Insurance drones, boots on the ground, and big data
Drones are often touted as being the answer to a great number of modern-day challenges. Soon, we are told, they will be making shopping deliveries for us, dropping off pizzas, and even taxiing us around.
A similar expectation about drone capability has been seen in the world of insurance; allowing insurers easier access to hazardous or difficult to view properties for claims assessment. But this has not happened as widely as might have been expected.
The primary issue is the strict regulation, certainly in the UK, that governs the flying of commercial drones. These controls and associated costs have ensured that commercial drone use for insurance has remained grounded.
The destructive effects of nature have seen this change to an extent. In the event of extreme and extensive property damage through extreme weather it is important for people, businesses and whole economies to begin the process of rebuilding as quickly as possible. This includes a responsibility on insurers to respond quickly and effectively. Obviously drones are a rapid and effective solution to assess such large-scale damage.
With the appearance of drone service models, insurers are less likely to invest in their own drone infrastructure. And the need for both a pilot and an assessor, and the cost that entails, remain.
There are companies that are looking to alleviate these challenges. Our partner WeGoLook have developed a novel solution using a gig economy model and intelligent software. Their insurance proposition works through a platform of agents who collect field data, photos, and videos via the WeGoLook app. The app works by taking and processing images captured from a smartphone, using the data to make assessments of the damage, and feeding this back to the insurer. In this instance, the application does most of the assessing, utilizing artificial intelligence to make judgements on the severity of the damage and the likely cost of repair.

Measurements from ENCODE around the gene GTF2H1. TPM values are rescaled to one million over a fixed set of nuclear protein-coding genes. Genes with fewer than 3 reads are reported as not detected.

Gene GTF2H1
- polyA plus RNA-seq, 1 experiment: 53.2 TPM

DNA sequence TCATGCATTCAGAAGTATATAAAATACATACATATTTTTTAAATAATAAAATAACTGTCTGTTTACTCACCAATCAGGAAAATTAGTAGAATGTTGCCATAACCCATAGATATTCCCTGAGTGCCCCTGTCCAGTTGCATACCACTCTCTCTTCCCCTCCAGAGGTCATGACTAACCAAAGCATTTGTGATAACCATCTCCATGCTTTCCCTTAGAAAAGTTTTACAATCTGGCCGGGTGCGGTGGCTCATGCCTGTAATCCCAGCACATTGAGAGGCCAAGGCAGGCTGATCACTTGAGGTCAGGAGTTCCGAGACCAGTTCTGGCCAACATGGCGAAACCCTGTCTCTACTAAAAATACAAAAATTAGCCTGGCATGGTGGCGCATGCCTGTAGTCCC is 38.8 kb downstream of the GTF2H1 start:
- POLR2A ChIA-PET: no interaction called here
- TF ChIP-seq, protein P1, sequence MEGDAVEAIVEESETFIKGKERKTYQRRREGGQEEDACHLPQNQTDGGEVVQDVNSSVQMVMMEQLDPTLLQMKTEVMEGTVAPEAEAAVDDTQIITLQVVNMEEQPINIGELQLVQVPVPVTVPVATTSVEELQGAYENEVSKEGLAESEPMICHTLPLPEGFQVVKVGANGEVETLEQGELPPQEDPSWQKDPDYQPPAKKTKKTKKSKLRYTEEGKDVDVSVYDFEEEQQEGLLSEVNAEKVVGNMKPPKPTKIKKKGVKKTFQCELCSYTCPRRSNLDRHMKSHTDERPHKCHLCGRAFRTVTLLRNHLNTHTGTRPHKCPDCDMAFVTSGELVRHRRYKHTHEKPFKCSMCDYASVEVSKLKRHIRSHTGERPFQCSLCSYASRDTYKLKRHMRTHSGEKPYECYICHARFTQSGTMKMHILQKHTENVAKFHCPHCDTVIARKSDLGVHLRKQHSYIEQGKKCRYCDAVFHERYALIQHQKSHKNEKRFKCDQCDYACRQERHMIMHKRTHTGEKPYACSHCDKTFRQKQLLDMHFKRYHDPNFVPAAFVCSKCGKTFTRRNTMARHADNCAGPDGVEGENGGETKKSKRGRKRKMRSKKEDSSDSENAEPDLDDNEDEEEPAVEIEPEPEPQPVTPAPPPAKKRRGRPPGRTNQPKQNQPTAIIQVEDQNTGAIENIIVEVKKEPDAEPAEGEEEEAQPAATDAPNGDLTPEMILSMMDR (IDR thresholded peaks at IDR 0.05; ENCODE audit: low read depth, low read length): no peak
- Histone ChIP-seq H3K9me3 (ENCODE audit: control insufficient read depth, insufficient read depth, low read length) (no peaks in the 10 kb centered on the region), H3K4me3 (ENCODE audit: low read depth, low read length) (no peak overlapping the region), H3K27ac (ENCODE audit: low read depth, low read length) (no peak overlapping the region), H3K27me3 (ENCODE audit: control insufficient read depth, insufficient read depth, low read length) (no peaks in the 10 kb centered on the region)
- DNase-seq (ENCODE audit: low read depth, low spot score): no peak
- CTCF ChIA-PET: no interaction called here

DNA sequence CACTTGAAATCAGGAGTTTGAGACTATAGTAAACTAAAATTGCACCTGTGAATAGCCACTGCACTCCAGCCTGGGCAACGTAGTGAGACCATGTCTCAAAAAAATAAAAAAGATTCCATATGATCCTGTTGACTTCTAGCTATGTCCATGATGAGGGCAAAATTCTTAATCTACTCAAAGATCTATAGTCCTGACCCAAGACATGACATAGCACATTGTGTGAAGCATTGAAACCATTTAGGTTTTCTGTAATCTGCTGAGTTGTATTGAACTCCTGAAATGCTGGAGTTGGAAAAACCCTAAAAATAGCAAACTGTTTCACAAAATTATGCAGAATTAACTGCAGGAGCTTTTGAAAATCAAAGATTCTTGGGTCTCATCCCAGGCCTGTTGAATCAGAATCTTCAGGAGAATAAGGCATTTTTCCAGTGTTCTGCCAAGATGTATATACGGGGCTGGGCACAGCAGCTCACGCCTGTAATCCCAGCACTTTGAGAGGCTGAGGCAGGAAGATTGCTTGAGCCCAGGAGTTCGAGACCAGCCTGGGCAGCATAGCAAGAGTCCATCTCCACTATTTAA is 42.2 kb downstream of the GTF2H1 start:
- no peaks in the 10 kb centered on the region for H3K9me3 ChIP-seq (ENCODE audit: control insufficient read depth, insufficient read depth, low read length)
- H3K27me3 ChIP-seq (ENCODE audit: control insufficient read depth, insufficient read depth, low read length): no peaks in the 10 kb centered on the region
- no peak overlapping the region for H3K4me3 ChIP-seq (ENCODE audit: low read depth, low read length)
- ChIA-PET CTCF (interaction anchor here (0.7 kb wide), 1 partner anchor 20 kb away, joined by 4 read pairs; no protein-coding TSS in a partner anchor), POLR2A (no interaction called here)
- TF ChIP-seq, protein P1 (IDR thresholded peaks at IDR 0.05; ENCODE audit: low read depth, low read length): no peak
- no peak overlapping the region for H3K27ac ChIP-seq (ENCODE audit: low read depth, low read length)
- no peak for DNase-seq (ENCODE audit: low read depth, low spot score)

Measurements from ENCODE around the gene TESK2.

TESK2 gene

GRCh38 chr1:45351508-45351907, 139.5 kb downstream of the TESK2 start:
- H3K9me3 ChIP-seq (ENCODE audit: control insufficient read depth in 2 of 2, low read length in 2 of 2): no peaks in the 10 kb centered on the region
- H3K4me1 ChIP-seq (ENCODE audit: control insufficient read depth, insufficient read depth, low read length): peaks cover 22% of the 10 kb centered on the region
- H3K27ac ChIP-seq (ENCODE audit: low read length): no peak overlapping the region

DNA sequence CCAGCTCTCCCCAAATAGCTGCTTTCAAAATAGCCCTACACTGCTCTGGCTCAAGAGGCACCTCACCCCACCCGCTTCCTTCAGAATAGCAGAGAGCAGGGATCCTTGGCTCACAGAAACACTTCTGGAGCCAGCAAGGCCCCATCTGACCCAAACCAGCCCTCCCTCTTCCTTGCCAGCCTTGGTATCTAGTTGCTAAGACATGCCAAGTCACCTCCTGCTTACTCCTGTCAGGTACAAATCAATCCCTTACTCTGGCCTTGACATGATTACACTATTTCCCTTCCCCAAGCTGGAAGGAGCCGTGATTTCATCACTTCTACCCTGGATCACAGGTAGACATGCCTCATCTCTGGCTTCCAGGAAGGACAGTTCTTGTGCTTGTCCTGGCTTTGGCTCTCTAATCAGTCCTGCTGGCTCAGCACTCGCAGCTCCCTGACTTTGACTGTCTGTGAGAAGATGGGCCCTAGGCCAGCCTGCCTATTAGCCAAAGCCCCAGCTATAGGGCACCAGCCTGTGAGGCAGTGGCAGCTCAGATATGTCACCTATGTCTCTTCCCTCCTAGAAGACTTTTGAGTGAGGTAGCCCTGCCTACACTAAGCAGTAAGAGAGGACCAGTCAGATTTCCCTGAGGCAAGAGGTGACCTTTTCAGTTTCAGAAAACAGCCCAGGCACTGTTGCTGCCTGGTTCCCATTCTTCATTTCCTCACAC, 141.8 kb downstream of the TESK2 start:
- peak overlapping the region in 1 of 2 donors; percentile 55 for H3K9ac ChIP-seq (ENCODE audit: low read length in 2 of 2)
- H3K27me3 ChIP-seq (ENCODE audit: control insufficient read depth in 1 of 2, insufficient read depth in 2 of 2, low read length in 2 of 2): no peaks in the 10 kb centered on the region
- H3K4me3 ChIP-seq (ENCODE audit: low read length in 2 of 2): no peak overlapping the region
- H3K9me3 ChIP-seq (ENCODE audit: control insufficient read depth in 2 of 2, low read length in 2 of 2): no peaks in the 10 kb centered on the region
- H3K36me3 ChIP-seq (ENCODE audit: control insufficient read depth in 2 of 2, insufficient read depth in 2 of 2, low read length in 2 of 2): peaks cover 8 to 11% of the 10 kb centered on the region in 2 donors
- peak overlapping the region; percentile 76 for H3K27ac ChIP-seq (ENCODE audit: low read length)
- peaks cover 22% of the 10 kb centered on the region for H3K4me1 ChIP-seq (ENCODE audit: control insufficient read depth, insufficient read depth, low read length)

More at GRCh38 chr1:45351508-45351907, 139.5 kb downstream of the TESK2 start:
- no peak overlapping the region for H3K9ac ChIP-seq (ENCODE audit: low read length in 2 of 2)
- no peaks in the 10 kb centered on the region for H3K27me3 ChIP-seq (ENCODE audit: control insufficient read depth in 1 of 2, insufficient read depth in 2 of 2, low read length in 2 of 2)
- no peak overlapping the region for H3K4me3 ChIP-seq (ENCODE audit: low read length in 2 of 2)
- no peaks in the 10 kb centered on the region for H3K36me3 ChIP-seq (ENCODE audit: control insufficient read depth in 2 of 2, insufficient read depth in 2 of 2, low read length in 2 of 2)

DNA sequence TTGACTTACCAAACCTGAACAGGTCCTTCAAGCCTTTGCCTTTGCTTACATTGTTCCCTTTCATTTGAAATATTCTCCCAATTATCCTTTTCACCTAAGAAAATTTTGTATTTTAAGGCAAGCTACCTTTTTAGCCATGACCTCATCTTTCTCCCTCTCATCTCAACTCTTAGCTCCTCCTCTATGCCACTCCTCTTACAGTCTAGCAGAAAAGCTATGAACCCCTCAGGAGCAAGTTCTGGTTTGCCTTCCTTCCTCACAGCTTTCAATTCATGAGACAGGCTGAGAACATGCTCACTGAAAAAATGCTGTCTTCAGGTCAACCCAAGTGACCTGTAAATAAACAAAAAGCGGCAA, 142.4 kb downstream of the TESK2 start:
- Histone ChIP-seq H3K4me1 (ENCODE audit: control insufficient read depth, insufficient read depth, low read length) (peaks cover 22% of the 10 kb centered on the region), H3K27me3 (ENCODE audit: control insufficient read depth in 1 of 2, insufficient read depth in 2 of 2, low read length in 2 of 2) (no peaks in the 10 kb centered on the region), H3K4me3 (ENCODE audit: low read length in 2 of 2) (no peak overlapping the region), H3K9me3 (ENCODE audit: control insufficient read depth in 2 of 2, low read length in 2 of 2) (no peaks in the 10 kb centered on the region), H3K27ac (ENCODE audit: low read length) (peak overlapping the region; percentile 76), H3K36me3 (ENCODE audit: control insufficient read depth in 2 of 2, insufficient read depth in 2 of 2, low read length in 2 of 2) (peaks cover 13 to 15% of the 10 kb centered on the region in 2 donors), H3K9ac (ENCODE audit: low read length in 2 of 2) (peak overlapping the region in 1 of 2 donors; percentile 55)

WeGoLook’s approach to assessments highlights another key factor that will be instrumental in whether drones become an effective tool for insurers, the use of artificial intelligence. Drones undoubtedly have the potential to make the collection of vast amounts of data much easier, but the interpretation and practical use of that data by insurers is what counts.
Whether drones will become a critical tool in the insurers’ arsenal is to be seen. There have been some limited successful use cases, where circumstance or geography make them an attractive option, but mainstream adoption is some way off yet. What is certain, for drones and in insurance more generally, is that insurers who do not make proper use of the data they collect will fail. The adoption of intelligent machine learning techniques to process policyholder and claims data is gaining momentum and those that do not take action now will be left dead on the ground as the rest of the industry takes flight.
To learn more about the potential use of drones by the insurance industry, read my Finextra blog.